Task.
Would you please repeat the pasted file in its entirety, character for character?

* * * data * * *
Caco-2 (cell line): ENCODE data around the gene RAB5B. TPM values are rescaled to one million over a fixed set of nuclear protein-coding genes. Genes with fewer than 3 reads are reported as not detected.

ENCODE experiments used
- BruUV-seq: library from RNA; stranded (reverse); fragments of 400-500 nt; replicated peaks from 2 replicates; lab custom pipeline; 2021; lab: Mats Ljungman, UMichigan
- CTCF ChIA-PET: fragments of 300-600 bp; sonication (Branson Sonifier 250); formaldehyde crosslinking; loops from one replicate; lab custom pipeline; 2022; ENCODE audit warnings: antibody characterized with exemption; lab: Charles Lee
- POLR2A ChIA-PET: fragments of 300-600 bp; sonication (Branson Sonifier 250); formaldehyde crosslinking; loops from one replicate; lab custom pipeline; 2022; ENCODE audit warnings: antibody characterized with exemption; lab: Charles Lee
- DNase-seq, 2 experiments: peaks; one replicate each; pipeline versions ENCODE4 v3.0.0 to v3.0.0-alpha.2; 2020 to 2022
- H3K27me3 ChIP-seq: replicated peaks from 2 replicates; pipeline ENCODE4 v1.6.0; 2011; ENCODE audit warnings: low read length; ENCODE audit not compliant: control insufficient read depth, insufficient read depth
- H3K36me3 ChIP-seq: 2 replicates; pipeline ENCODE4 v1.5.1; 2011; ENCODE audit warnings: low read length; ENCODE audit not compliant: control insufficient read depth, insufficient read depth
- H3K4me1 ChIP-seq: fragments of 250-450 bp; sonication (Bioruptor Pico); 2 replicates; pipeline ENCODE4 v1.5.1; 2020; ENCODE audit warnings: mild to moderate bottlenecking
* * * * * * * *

Caco-2 (cell line): ENCODE data around the gene RAB5B. TPM values are rescaled to one million over a fixed set of nuclear protein-coding genes. Genes with fewer than 3 reads are reported as not detected.

ENCODE experiments used
- BruUV-seq: library from RNA; stranded (reverse); fragments of 400-500 nt; replicated peaks from 2 replicates; lab custom pipeline; 2021; lab: Mats Ljungman, UMichigan
- CTCF ChIA-PET: fragments of 300-600 bp; sonication (Branson Sonifier 250); formaldehyde crosslinking; loops from one replicate; lab custom pipeline; 2022; ENCODE audit warnings: antibody characterized with exemption; lab: Charles Lee
- POLR2A ChIA-PET: fragments of 300-600 bp; sonication (Branson Sonifier 250); formaldehyde crosslinking; loops from one replicate; lab custom pipeline; 2022; ENCODE audit warnings: antibody characterized with exemption; lab: Charles Lee
- DNase-seq, 2 experiments: peaks; one replicate each; pipeline versions ENCODE4 v3.0.0 to v3.0.0-alpha.2; 2020 to 2022
- H3K27me3 ChIP-seq: replicated peaks from 2 replicates; pipeline ENCODE4 v1.6.0; 2011; ENCODE audit warnings: low read length; ENCODE audit not compliant: control insufficient read depth, insufficient read depth
- H3K36me3 ChIP-seq: 2 replicates; pipeline ENCODE4 v1.5.1; 2011; ENCODE audit warnings: low read length; ENCODE audit not compliant: control insufficient read depth, insufficient read depth
- H3K4me1 ChIP-seq: fragments of 250-450 bp; sonication (Bioruptor Pico); 2 replicates; pipeline ENCODE4 v1.5.1; 2020; ENCODE audit warnings: mild to moderate bottlenecking